BBQ Madness

The NCAA Tournament is one of my favorite events each year. During my time in the office, I was known for having a laptop and tablet open, along with my work computer, to watch the games during the workday. This obsession caused me to find ways to take the day off and spend as little time doing anything other than that, including BBQ.

While I do try to stay away from the grill during the tournament and other long events, that doesn’t mean I don’t use it. Long cooks are the way to go when you have something important in the background but still want to have that amazing smoked food.

Signature meats for the long March Madness cook are brisket, pork shoulders, ribs, pork tenderloins, and more. Anything that you would traditionally smoke is perfect for these attention-grabbing events. Most of these cuts take a small amount of effort and can be smoked as little as the length of a couple of games to an entire day’s worth.

Personally, I like the big cuts like brisket and pork shoulders. These can be started the night before and you can pull them off between games. The brisket is easily sliced, and the pork is easily pulled, giving you a short break from basketball before getting back to the action. The best part about these big cuts is that you will definitely have leftovers. Pulled pork sliders on Thursday, tacos on Friday, and who knows what for the weekend. Brisket gives you as many options. Pile it onto nachos or in a sandwich. The possibilities for those easy meals to wash down with a nice light and domestic beer are endless.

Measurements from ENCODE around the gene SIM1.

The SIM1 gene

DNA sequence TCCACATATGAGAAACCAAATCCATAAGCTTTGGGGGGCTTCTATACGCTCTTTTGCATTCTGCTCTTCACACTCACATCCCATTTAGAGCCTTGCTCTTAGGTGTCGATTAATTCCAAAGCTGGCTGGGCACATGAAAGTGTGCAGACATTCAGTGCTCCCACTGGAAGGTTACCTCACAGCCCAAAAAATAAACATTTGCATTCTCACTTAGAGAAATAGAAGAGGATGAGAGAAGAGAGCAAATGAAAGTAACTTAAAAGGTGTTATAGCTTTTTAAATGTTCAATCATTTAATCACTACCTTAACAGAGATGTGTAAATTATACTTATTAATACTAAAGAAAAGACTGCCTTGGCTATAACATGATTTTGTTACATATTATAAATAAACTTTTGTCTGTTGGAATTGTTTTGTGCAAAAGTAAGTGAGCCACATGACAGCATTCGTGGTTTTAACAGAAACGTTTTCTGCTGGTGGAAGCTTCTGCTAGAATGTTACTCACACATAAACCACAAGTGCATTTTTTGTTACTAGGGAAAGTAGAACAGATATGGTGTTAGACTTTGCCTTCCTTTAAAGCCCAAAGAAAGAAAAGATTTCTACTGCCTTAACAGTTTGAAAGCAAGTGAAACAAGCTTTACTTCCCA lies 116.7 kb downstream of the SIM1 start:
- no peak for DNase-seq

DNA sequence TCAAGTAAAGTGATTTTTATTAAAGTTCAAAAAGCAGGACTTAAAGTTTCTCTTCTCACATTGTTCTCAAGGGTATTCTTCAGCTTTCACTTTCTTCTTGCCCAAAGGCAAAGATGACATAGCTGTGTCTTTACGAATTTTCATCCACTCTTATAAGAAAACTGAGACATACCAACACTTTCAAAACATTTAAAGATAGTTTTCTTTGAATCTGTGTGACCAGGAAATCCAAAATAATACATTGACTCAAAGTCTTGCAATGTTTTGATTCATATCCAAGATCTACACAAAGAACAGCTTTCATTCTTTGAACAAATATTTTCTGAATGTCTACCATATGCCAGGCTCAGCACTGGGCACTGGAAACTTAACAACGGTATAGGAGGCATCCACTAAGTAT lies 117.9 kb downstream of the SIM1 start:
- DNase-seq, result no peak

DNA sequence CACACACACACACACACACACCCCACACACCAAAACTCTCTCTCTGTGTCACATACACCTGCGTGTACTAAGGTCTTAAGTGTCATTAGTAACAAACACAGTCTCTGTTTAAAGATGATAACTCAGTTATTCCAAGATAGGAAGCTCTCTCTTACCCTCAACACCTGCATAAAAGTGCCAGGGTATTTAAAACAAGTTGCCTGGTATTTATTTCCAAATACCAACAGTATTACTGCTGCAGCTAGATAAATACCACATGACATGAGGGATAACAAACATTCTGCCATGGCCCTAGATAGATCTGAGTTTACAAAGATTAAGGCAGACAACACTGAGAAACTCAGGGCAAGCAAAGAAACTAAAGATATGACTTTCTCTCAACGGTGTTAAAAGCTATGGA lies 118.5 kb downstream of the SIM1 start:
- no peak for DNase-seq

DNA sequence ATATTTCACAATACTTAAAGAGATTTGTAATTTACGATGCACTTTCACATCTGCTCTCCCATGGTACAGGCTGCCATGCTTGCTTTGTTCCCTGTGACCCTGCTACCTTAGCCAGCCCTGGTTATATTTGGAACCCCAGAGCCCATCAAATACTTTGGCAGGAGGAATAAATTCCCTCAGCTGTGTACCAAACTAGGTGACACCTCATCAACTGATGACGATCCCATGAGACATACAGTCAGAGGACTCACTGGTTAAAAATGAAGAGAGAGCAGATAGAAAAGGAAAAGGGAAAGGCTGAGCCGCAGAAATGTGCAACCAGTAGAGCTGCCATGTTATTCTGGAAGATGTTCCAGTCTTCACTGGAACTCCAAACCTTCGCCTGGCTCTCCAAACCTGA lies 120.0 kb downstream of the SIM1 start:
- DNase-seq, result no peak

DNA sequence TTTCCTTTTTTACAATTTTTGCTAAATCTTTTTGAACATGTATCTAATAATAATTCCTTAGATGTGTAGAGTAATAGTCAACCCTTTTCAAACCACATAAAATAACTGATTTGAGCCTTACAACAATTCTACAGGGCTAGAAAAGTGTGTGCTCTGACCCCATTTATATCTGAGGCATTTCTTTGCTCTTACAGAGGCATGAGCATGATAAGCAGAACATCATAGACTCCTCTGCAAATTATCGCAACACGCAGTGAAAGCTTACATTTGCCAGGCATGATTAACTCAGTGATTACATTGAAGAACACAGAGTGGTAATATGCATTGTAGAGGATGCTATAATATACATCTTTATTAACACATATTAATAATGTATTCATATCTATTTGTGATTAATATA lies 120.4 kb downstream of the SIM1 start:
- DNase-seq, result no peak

Ribs, pork tenderloins, tri-tip, and other roasts are the shorter cooks that are easily done if planned right. Prep any of these the night before you plan to cook them. Store them in a container, cover with plastic wrap, or, in the case of beef, give it a nice dry brine. When you are ready to cook, throw the meat on at between 180° to 275°, depending on the meat and how long you are wanting to cook. Just like the big cuts, pull your meat at halftime or during a break. Again with these options, you might be looking at leftovers. Tri-tip is awesome with French Dips, and pork tenderloins are great with rice or noodles.

I think of BBQing as the fun way to cook, but sometimes it is the optimal way to cook. Pellet, charcoal, and wood smokers give us the ability to cook for long periods of time without the guesswork. When you want to be spending time with family, friends, or just doing what you like, you don’t want to be standing in front of a stove or a grill. You want to be enjoying yourself. These long cook tips are applicable to your Super Bowl, 4th of July, or even birthday parties. Know when to prep, know when to start your cook, and let the good times roll.

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